Or maybe I misunderstood. My technique for having the C-preprocessor process only # defines goes back to my PRO*C days.
But, yes, I do (kinda/sorta) use macroes in my C# code... just to prove the point. But only when using CSC; I haven't bothered to try to use them with Visual Studio. Even though Microsoft gives good reasons for frowning on macroes in C#, I believe a bigger factor was integration with VS, and I don't fault them on that.
Thanks for your responses guys, and just to say that I have managed to adapt PIEBALDconsult's creative solution into something that will work in a straight-through build run with MSBuild rather than Csc. I can now run VS Projects and have MSBuild selectively pre-process files that have #includes in them, and process the others normally in one run.
The 'trick', if you like, was to set up a custom Task that does the preprocessing if it finds a file with a given extension (and I've used PIEBALD's .csi). All the code is actually written in .cs files, but the build is looking for .csi's in specified cases, and the custom Task is doing the pre-processing and generating these 'pre-build'. All I have to do is link my Task into the project in the 'BeforeBuild' targets:
and the pre-processing of the headers is done before the build starts. I suppose there are just a couple of issues though. The most inconvenient is that, as the coding is done in the .cs file, but the build is working off the intermediate file, then any errors or warnings in VS are pointing to the wrong one, and the line numbers will be out too because of the included header code. The other is that, on the first run, MSBuild must find something for the files that it expects, even if these are empty, otherwise - even though the pre-build Task gets to do it's stuff first - MSBuild is looking ahead and saying "I got nothing to work with here!"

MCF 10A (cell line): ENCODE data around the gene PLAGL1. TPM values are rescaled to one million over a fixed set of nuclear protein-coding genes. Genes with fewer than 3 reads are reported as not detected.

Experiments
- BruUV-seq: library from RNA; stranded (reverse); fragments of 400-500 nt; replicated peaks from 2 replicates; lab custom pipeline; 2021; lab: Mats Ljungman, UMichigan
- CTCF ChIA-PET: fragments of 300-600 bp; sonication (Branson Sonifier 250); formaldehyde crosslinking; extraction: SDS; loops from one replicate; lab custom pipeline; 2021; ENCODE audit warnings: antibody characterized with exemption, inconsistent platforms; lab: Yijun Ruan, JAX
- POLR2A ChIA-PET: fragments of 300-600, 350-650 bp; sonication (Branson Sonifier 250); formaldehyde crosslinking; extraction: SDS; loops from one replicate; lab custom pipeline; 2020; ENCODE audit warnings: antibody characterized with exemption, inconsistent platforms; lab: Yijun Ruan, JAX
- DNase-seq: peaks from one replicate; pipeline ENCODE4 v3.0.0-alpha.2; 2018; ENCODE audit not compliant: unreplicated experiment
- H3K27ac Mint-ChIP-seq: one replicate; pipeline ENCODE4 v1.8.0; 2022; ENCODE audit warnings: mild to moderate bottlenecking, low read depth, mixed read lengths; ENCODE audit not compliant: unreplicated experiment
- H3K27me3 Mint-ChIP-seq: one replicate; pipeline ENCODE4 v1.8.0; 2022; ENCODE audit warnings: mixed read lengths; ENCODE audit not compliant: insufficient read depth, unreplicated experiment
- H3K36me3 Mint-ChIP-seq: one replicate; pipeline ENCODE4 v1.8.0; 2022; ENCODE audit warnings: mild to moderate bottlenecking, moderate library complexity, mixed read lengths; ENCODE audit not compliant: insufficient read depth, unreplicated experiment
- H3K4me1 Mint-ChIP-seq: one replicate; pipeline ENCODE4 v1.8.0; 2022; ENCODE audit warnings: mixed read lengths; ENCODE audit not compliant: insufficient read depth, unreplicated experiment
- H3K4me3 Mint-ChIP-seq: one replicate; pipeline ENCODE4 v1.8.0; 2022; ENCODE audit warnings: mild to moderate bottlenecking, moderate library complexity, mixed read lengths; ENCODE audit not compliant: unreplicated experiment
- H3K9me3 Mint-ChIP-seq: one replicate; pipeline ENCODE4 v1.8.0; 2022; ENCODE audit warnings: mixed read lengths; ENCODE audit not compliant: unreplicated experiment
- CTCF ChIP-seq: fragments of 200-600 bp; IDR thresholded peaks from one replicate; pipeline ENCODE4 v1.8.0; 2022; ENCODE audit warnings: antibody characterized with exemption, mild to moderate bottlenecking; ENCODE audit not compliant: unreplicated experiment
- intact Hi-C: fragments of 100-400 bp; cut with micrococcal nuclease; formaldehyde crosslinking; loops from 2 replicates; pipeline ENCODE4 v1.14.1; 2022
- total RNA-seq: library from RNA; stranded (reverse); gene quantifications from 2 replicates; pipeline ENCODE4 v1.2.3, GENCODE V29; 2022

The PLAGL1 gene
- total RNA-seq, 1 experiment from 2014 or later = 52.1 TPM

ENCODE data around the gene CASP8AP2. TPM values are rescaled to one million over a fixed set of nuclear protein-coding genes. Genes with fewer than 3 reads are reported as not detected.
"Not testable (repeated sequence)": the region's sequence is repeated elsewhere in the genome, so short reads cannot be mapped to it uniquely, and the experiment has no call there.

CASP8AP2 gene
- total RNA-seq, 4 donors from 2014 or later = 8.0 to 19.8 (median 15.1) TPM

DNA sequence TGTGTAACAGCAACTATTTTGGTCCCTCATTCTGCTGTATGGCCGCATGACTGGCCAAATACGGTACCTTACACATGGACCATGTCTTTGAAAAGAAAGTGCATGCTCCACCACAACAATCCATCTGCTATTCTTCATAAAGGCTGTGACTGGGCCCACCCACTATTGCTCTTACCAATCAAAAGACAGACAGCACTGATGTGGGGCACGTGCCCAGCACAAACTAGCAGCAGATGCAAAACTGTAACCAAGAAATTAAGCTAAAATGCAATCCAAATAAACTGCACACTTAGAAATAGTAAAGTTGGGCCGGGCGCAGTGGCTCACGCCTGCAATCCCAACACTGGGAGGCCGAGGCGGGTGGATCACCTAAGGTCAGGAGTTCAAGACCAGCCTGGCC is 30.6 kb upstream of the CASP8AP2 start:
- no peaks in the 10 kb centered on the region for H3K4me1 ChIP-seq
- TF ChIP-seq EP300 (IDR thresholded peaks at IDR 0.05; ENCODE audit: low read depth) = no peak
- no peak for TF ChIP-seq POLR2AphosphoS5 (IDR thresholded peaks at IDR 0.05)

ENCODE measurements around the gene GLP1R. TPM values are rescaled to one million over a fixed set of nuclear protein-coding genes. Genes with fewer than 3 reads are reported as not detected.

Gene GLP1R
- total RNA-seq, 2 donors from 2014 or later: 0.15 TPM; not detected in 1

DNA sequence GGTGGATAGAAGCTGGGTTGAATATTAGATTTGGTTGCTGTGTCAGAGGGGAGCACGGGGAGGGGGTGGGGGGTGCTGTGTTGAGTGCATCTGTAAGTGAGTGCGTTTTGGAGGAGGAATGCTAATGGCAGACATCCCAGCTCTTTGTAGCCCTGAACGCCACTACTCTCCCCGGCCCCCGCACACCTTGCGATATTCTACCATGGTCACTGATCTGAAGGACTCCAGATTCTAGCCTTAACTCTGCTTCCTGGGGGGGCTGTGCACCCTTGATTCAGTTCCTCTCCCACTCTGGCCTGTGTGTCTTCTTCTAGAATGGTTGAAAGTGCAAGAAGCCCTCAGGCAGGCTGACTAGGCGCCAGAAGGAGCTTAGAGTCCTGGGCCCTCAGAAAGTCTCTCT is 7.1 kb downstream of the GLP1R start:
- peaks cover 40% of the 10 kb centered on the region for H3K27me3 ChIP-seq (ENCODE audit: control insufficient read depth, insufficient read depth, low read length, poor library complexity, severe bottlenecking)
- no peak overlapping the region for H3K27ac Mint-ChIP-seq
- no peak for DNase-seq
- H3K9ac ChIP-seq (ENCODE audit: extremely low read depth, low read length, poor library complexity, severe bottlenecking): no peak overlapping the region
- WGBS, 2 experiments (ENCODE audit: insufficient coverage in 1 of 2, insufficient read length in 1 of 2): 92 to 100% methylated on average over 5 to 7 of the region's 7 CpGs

No offense, but your code looks.. strange
It looks like you're trying to re-fire the event on the UI thread if "required".
You could just invoke "whatever is in the else clause" but that boils down to the same thing.
Except that Invoke doesn't exist, apparently. Does intellisense show Invoke and/or InvokeRequired? Is this code inside a form? (if not, why are you using it?)
If you're trying to re-fire the event on "a thread other than the UI thread" you could give it a queue of delegates that it periodically checks (and calls them if there are any), I know of no other way to "inject" a call into a thread nicely but if there is someone else will post here
I assume you would have to have a database of users and an encryption algorithm for generating valid activation codes. Then track activations depending on the user.
Programming today is a race between software engineers striving to build bigger and better idiot-proof programs, and the Universe trying to produce bigger and better idiots. So far, the Universe is winning.
When I am using switch statements in C# what is the most efficient type of switch variable to use?
Normally I only have less than 10 cases which makes an Int32 seem rather overkill but am I correct in assuming that as the machine is running 32 bits that may be more efficient than trimming the switch variable down to 16 or even 8 bits which may cause more code steps?
in general integer operations are fastest for the native word size, meaning 8-bit or 16-bit operations are not faster than 32-bit operations on modern CPUs.
This tells us byte and short mainly exist to support compatibility with existing data structures, files, etc; and of course to economize on memory when using large amounts of them as in arrays.
BTW: This may not be very easy to test, since (1) programming languages use the native size for literal values anyway, and (2) often the compiler will use int operations although byte or short where coded when those ints are equivalent to what you actually coded.
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